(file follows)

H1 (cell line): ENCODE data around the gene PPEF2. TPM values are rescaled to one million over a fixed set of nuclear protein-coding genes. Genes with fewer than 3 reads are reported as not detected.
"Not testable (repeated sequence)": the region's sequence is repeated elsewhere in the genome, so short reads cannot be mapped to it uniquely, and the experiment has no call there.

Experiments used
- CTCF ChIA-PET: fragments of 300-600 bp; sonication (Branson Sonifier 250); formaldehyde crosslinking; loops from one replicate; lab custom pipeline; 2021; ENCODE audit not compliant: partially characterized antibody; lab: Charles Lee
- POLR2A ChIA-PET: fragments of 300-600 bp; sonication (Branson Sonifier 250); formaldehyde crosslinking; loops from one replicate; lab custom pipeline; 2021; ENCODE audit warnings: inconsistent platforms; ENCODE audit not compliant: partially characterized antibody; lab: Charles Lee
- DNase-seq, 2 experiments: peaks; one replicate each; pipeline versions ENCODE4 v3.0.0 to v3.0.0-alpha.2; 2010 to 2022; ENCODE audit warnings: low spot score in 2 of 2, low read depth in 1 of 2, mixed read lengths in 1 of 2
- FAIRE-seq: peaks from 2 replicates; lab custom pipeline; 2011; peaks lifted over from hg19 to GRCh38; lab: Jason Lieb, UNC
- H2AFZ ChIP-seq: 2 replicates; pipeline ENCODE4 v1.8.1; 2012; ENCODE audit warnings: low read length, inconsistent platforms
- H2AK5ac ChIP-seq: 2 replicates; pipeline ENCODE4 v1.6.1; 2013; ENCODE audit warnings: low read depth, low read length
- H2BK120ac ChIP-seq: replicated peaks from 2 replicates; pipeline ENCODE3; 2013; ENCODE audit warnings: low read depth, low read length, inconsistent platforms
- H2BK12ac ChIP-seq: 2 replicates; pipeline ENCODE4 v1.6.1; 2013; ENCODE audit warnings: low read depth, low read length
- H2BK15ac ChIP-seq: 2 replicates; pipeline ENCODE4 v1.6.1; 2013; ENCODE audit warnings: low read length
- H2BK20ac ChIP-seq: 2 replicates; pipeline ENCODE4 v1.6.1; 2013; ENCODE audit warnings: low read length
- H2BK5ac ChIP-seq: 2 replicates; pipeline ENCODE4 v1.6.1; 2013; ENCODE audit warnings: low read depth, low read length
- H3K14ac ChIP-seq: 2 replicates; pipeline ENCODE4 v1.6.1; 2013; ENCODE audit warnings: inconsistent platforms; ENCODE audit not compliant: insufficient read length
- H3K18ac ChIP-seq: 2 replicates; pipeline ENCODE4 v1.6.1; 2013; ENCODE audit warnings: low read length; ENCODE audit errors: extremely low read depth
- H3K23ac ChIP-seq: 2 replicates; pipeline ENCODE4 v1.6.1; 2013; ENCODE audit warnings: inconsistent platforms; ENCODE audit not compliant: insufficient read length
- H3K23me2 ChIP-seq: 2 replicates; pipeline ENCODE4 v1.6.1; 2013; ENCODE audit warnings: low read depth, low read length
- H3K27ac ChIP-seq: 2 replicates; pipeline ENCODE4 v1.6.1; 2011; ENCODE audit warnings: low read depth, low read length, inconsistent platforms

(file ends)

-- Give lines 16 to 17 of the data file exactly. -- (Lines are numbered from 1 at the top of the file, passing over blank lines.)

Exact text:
- H3K18ac ChIP-seq: 2 replicates; pipeline ENCODE4 v1.6.1; 2013; ENCODE audit warnings: low read length; ENCODE audit errors: extremely low read depth
- H3K23ac ChIP-seq: 2 replicates; pipeline ENCODE4 v1.6.1; 2013; ENCODE audit warnings: inconsistent platforms; ENCODE audit not compliant: insufficient read length